City of McFarland selected as winner in Play Everywhere Challenge

Posted at 12:26 PM, Sep 20, 2016
and last updated 2016-09-20 15:26:45-04
This week, The City of McFarland was selected as a winner in the Play Everywhere Challenge, a $1 million national competition that will award innovative ideas to make play easy, available, and fun for kids and families in cities across the U.S.
The Challenge is hosted by KaBOOM!, a national non-profit dedicated to bringing balanced and active play into the daily lives of all kids, particularly those growing up in poverty in America.
The City of McFarland created a unique plan to create a bus stop that will be interactive and provide another recreational and educational opportunity for the children of McFarland. The KaBoom! Bus Stop was selected as one of 50 winners out of a pool of more than 1,000 applications nationwide.
The Challenge, developed in collaboration with the Robert Wood Johnson Foundation, Target, Playworld, the U.S. Department of Housing and Urban Development, and the National Endowment for the Arts, attracted an outpouring of creative ideas to spark kids’ imaginations and get their bodies moving. The City of McFarland’s idea came from a passion for getting kids more involved in physical activity, art and music.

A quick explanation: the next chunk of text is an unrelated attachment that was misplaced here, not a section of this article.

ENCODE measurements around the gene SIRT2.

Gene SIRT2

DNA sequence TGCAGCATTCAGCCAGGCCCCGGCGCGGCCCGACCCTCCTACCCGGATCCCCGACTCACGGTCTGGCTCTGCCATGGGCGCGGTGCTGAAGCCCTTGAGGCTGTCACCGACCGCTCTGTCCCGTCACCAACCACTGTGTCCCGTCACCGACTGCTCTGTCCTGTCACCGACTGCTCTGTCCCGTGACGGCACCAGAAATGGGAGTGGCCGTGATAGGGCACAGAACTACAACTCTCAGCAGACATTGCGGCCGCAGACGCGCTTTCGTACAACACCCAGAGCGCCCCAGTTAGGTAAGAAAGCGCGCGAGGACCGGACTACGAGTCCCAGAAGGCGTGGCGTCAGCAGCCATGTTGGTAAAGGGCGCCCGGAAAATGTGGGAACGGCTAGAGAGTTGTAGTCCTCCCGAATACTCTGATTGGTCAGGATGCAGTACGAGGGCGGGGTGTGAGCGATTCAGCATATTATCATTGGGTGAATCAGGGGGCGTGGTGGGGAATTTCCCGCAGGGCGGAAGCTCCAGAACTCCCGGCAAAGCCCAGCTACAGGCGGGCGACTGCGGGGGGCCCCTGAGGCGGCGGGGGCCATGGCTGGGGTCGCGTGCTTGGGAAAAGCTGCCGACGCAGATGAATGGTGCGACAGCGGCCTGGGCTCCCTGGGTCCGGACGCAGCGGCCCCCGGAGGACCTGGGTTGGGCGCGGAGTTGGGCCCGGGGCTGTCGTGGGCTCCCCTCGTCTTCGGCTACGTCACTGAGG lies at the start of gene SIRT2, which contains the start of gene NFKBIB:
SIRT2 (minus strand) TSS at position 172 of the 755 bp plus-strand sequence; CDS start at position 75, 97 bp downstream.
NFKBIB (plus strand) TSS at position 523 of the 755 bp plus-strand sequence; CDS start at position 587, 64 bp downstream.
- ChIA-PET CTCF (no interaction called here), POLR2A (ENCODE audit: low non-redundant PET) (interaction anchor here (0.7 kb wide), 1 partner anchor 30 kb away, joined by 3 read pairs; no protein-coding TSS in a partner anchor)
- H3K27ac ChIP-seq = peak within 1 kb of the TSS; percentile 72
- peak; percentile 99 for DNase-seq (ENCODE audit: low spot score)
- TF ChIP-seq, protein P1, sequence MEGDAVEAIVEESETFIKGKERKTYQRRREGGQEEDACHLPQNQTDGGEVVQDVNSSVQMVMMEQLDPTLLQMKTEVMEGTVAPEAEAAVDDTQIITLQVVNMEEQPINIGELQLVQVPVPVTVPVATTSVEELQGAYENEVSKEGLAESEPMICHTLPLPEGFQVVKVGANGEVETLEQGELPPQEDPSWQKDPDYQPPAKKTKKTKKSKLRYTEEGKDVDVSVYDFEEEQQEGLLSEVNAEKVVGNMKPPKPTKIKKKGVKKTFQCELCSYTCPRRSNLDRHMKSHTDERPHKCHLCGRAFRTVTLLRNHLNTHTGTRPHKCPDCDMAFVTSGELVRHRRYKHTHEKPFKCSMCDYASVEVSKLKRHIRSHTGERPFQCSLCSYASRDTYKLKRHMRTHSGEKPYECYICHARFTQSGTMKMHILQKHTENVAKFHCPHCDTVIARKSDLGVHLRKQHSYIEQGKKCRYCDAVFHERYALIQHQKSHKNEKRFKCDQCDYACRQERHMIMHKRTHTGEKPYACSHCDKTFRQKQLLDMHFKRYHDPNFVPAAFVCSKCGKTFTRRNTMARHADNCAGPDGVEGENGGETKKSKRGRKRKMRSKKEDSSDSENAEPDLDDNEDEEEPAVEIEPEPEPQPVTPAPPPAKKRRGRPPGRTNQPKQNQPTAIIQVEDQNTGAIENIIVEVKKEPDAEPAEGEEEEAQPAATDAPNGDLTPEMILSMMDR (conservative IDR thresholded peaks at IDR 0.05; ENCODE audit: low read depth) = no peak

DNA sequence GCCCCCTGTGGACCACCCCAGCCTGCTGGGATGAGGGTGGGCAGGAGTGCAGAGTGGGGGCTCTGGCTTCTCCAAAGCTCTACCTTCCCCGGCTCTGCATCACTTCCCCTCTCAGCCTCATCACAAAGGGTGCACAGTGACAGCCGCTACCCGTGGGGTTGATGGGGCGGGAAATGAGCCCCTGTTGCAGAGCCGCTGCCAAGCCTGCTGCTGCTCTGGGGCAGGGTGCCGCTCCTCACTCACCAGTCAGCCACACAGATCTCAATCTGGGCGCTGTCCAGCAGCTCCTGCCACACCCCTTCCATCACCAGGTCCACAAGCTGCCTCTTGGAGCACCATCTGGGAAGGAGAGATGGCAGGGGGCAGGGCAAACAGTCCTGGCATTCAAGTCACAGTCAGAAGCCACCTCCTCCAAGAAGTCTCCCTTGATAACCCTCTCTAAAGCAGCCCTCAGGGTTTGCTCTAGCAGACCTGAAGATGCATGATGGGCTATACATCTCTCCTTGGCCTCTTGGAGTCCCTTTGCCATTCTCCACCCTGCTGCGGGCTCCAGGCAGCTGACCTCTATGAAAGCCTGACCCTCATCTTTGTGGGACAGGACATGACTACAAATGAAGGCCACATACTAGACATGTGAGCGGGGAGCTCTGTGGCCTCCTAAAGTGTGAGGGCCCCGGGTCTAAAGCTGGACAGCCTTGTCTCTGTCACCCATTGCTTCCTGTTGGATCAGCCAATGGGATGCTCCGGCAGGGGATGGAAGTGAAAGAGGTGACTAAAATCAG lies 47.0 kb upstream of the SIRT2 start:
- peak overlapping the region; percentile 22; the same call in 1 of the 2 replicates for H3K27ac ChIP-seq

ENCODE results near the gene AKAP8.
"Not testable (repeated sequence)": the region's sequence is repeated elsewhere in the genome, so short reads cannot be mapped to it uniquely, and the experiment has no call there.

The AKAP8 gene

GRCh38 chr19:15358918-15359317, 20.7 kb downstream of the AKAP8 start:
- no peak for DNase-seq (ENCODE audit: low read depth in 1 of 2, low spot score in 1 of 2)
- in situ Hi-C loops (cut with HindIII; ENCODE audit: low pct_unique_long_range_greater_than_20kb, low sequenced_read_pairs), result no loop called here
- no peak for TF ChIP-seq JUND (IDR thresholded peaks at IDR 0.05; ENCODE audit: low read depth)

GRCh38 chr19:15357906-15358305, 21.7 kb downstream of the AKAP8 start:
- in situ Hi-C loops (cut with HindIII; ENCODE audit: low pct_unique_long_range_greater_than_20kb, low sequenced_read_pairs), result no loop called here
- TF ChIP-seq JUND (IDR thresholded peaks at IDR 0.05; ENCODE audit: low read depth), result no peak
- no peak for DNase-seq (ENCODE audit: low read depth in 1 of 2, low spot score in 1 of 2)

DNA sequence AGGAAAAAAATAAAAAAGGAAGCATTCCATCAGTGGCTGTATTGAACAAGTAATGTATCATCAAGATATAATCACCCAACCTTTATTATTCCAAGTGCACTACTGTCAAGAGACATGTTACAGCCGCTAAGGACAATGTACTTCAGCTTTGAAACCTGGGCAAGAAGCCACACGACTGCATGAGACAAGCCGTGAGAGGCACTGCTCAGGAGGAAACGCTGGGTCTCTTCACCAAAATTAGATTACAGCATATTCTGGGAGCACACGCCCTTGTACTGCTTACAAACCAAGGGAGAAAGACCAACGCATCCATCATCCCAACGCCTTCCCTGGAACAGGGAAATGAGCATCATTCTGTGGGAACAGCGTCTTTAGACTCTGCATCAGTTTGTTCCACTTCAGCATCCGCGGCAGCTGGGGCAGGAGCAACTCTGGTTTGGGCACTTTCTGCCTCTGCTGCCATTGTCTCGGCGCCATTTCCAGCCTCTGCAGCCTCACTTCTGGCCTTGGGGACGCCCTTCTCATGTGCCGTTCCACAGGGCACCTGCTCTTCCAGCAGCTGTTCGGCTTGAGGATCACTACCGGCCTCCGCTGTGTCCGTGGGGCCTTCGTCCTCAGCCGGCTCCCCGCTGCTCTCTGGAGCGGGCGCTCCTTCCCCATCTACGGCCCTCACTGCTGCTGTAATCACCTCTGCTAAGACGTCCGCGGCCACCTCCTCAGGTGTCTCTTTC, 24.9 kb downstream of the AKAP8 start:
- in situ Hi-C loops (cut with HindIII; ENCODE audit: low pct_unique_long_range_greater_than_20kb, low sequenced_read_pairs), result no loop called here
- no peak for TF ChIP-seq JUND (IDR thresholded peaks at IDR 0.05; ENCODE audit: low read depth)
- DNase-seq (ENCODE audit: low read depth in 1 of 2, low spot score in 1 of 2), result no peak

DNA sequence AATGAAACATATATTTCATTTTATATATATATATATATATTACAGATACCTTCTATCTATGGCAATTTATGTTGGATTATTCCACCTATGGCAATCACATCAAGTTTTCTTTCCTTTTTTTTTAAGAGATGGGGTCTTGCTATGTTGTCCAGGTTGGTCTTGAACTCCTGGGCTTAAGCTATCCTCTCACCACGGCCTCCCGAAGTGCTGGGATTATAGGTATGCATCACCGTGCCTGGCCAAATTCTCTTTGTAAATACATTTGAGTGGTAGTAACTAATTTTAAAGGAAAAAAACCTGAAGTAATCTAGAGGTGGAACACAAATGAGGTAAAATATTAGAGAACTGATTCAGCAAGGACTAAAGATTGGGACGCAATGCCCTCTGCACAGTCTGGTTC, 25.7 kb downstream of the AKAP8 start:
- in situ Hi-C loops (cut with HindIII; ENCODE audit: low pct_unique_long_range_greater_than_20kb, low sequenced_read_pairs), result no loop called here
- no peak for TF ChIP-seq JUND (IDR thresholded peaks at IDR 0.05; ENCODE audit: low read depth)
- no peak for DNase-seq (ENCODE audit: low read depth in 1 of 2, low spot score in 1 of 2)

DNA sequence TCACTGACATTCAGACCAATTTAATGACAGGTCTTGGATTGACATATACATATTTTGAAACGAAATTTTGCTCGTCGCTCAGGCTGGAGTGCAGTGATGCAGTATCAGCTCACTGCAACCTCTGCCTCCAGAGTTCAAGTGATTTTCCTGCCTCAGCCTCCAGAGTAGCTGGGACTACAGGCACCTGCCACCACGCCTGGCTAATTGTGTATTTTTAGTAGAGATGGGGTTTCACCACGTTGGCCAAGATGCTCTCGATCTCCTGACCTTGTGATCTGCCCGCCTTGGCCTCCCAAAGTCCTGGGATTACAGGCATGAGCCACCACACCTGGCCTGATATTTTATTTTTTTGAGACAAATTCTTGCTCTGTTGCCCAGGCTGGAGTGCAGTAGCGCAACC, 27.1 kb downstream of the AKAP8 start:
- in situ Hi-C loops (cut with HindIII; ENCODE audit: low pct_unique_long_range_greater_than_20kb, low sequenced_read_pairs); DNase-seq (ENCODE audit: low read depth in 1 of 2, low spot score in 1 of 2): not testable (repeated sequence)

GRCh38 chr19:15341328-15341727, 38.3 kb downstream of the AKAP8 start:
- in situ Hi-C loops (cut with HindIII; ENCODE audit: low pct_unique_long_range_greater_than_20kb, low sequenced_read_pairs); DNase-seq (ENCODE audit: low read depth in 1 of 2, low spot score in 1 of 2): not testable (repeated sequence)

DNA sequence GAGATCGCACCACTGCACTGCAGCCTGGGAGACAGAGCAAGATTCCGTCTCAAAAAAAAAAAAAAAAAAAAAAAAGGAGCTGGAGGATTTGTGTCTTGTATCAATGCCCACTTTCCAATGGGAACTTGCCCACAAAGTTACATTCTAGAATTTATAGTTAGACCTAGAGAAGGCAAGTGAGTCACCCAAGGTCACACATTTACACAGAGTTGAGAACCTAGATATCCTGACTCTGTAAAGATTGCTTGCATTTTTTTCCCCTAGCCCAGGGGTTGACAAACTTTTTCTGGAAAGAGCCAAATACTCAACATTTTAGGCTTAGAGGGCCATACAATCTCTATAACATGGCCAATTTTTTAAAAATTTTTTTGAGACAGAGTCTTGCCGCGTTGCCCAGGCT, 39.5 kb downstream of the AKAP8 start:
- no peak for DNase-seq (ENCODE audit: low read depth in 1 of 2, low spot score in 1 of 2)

The City of McFarland realizes that every experience can be learning opportunity for children so the City of McFarland sought input from children in McFarland on what they thought the ideal bus stop should be.
“Winners like the City of McFarland are at the vanguard of building kid-friendly cities that meet the needs of families and enable kids to thrive,” said James Siegal, CEO of KaBOOM!. “By integrating play into everyday spaces in such an innovative way, McFarland’s project is a great model to inspire other cities across the country to follow suit.”
Research shows play is vital to healthy brain development and is pivotal to how kids learn problem-solving, conflict resolution, and creativity--in other words, the skills they need to succeed as adults. Yet today, too many kids, especially those growing up in poverty, are missing out on opportunities for play because of families’ time pressures, the lure of screens, and a lack of safe places to go. Meanwhile, evidence shows missing out on play time puts kids at risk for challenges ranging from obesity to anxiety to trouble adjusting in school.